Is jazz ready for satire?  In 1961 not really.  One of the more interesting albums that I found up town was this obscure jazz record that makes lighthearted fun at Norman Granz JATP series that came out on Verve Records (and later Philo Records) with this complete with canned applause and speeded up freakouts (Frensi).  Things come to a head to C Jam Blues which a fight ensures towards the end. For a parody satire album the jazz performances are quite good although you have to really dig deep into the internet to see who's behind the songs.  Turns out Doc Severisen is the Trumpet player  however things get muddier.  The mysterious Jordan Ramin is on various saxes and plays piano (rumors of Clark Terry might be the sax player since this was released on Argo, Chess's jazz label), Trigger Alpert on bass, Bernie Leighton on piano, and Don Lamond on drums.  Basically this is mostly Ramin's idea and it was a good hearted jazz satire album, although the jokes were kinda corny and dated at the time. Ramin actually had his own label, Thunderbird Records in the 50s (Ramin put out five singles and one album under the Thunderbird Records banner, the album The Worst Of Morris Garner which was a parody of Earl Garner, and the results angered Garner's manager and Columbia Records which got Ramin blackballed by Columbia and radio wouldn't play it. A few years later Ramin resumed the Morris Grants name on the Argo LP Morris Grants Presents  JUNK  (aka Jazz University's New Kicks).   While the record isn't perfect, jazz purists still have a hard time getting into this I come to find the JATP parody to be as good intentions as say, Homer And Jethro doing a country parody or Weird Al doing rock.  I'll doubt if I'll ever hear the Worst Of Morris Grants, that record is even more rare than JUNK. The Ornotte Morris parody of Ornette Coleman may give oddballs looks but the Morris Brubeck parody of Mr. Brubeck is spot on.   Ramin died in 2012 so whatever secrets he had he took to his grave.  The UK reissue label Hallmark issued this on CD.  For this Argo LP, there's pops and clicks but the record doesn't skip and I have to say, it's interesting jazz.  Fun too.  But not for jazz snubs.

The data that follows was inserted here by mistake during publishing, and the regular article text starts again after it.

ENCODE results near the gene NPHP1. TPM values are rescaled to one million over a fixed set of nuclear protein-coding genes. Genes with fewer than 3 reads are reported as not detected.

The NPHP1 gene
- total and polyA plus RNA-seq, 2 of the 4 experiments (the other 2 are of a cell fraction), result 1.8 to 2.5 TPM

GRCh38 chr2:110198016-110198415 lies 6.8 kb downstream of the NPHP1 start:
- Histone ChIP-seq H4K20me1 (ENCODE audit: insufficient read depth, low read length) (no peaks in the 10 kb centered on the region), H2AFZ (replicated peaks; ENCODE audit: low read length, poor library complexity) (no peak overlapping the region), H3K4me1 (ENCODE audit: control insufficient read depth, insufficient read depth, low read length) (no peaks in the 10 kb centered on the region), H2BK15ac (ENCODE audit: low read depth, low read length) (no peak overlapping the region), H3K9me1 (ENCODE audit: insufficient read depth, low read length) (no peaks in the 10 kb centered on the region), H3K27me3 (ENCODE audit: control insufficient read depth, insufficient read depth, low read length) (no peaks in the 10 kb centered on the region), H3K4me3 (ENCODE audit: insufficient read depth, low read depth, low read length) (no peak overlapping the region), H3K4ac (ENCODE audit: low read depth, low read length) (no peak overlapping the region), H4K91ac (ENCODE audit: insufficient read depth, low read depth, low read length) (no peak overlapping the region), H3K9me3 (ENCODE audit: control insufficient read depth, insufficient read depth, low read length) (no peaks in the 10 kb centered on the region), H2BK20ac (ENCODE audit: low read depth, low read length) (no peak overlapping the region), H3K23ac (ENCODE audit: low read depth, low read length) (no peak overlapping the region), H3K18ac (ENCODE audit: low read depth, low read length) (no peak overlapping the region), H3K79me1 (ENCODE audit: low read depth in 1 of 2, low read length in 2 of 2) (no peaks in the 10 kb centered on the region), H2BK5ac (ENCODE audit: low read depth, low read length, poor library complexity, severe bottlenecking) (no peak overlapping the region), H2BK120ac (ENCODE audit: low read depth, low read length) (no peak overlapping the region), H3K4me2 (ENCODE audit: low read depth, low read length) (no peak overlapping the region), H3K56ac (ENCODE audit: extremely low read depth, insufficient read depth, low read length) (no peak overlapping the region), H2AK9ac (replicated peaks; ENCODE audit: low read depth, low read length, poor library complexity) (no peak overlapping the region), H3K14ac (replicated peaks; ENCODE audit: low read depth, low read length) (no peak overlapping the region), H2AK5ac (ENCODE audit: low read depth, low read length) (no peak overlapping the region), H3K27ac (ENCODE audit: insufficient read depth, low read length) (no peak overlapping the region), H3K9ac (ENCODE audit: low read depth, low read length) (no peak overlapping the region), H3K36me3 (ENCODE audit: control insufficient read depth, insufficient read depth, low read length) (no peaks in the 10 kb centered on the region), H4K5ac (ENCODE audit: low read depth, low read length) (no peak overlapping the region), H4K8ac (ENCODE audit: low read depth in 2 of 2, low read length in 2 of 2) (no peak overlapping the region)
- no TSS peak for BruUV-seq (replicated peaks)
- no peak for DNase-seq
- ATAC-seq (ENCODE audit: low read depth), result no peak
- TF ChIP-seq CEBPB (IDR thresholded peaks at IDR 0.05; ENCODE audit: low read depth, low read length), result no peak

Grade A-

Denny Laine-Holly Days (Capitol 1977)